After Pawtucket won the 1984 Governors’ Cup, manager Tony Torchia was promoted to Boston as the team’s bullpen coach.
He was replaced by Rac Slider, a veteran minor league manager whose primary experience had been at the Class A level.
Slider tried to apply his Class A approach at the Triple-A level, and the 1985 season morphed into a minor-league version of Mutiny on the Bounty.
The players bristled at Slider’s many new rules – rules which might have been necessary in rookie ball but which were ill-suited for older men, some of whom had major league experience.
Bottom line? The 1985 PawSox finished with the worst record (49-91) in franchise history and Slider was reassigned.
That season was an example of how different skills and approaches are required of managers at different levels in an organization.
“You crack the reins on guys early so you don’t have to do it at the upper levels,” said Portland manager Arnie Beyler. “It’s like raising your kids. You have to instill some discipline and work ethic. Hopefully, by going through routines and how to play the game and how to be a pro, and how things are done, by the time they get to high-A ball or Double A or Triple A, you shouldn’t have to deal with those issues any more.”
Pawtucket’s Ron Johnson, who began managing in 1982, speaks from experience when addressing this issue.
“I’ve got a guy like Keith Ginter who’s had four or five years in the big leagues,” he said. “If I start saying ‘Keith, you didn’t shave today’, or ‘Your socks are too low’, that’s not going to happen.
“But with a (Triple-A rookie) Dusty Brown, yeah, you have to be there.”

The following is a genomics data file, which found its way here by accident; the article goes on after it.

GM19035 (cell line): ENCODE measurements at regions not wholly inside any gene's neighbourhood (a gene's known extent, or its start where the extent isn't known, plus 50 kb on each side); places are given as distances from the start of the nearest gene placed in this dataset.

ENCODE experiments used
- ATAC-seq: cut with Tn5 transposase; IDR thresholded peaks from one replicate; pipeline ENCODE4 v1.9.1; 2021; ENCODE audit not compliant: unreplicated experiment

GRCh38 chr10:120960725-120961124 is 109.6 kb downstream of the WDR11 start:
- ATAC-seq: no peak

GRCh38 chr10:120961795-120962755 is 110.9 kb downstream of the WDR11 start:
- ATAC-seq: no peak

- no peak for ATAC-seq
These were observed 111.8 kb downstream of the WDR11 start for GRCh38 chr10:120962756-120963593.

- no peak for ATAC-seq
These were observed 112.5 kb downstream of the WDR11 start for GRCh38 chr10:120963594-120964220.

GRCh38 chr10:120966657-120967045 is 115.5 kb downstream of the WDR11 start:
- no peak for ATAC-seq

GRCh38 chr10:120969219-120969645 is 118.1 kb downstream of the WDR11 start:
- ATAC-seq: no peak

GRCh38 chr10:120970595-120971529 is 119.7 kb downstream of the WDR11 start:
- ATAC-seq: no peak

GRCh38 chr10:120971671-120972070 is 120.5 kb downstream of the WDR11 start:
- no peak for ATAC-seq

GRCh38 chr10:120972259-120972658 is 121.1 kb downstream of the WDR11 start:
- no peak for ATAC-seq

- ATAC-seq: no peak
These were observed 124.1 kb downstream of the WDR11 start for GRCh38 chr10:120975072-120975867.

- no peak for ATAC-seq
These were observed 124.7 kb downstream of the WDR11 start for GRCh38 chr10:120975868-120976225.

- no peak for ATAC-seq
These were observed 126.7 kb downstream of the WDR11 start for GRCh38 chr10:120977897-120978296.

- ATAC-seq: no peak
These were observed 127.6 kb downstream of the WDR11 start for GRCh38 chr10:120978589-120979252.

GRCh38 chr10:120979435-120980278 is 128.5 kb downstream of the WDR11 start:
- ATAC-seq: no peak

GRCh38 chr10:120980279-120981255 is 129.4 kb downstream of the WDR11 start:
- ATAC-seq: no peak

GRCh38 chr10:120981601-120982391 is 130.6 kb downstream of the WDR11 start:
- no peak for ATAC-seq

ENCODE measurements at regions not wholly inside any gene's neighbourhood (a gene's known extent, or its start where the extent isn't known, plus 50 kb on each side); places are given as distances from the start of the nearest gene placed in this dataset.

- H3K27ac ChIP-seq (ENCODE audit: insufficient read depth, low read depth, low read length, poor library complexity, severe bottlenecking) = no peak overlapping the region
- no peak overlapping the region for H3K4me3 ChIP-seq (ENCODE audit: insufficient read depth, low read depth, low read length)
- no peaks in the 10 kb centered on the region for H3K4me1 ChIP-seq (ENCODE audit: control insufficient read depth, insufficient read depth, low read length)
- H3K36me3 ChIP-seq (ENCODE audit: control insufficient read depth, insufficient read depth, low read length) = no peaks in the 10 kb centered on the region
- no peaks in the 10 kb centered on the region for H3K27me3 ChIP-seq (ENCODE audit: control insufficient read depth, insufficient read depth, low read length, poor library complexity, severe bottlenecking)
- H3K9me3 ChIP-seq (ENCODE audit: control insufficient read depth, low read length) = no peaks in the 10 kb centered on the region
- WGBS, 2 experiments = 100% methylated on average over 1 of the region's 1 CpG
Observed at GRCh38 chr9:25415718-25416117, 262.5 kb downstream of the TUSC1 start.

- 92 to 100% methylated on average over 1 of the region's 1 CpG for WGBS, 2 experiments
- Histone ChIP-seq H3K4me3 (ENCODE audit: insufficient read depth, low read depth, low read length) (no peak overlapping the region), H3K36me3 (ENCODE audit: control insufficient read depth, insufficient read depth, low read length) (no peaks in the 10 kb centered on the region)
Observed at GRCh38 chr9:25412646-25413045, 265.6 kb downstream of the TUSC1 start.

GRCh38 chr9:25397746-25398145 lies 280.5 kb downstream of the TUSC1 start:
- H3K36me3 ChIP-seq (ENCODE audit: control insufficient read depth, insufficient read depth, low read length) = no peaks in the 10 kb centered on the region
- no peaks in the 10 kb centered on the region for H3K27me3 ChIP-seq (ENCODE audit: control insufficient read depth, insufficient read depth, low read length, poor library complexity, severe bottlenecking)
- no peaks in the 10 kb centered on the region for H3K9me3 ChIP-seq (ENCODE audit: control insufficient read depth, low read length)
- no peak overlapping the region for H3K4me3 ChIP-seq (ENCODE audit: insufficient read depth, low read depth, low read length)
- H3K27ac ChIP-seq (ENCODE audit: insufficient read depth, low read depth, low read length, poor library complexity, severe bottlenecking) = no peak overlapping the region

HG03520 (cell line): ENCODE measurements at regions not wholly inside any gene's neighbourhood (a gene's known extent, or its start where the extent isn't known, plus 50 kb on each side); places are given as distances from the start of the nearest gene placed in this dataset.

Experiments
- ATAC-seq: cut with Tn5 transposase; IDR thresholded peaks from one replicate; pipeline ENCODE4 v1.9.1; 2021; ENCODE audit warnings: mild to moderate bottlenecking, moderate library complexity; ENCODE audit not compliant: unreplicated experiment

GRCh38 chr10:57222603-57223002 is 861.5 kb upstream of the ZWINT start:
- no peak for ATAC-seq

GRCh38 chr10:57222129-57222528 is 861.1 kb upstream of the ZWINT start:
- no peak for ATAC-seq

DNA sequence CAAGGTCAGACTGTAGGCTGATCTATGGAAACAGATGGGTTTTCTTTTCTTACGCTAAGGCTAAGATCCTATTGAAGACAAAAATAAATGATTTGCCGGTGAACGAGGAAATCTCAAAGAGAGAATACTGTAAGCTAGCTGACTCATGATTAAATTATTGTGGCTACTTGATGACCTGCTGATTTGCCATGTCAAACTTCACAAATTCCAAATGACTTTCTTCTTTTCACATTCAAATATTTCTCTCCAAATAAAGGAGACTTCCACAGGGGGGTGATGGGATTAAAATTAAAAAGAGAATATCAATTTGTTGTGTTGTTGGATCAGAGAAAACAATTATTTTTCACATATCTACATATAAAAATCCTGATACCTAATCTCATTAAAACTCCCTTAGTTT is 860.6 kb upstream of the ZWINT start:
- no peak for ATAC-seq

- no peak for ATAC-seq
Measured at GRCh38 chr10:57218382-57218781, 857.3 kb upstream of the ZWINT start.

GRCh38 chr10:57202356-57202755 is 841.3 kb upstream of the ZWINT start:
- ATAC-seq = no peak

And the lower the level the more the manager has to “be there.”
“There are a lot of hats these guys wear at the lower levels,” said Boston director of player development Mike Hazen. “The empathy they can show while players are transitioning into professional baseball is important. At the lower levels in a lot of cases, it’s more about how do we cope with distractions so we can play every day.
“There are distractions at the upper levels, but at the lower levels it might be something like ‘Where do I get my laundry done after a 10-day road trip?’ There’s a level of detail that exists at the lower levels that needs to be watched over by our staff. We take a painstaking approach to educating our guys about rights and wrongs.
“If their career is the most important thing to them,” continued Hazen, “then they’ll make the right choices.”
When the major league club makes a choice regarding who to call up from Triple A to fill a need, the ensuing reaction in the clubhouse is completely in the manager’s hands.
“‘RJ’ must work with developing their confidence, so if somebody gets called up, what’s the effect on the other two guys who don’t get called up,” queried Hazen. “They’re going to have to deal with not getting called up and focus on getting ready for the next opportunity.
“(Gulf Coast League manager) Dave Tomlin and (Greenville manager) Kevin Boles only have to worry about that to a lesser extent. Those are the skills ‘RJ’ has mastered and learned through years of experience, and why he’s so valuable for us.
“‘RJ’ works as hard as anybody we have and is a good motivator,” added Hazen. “He just needs to apply his skills.”
Beyeler seconded that motion.
“All those guys at the Triple-A level are reading the transactions,” he said. “They know it’s an insurance factory. It’s a place for guys on the way up. That’s a tough level to keep guys happy and keep them playing.
“Basically you are the team and you evolve with the team. If you have young guys or selfish guys who don’t care about the team, as a manager you have to be a little stricter and polish the edges a little bit.”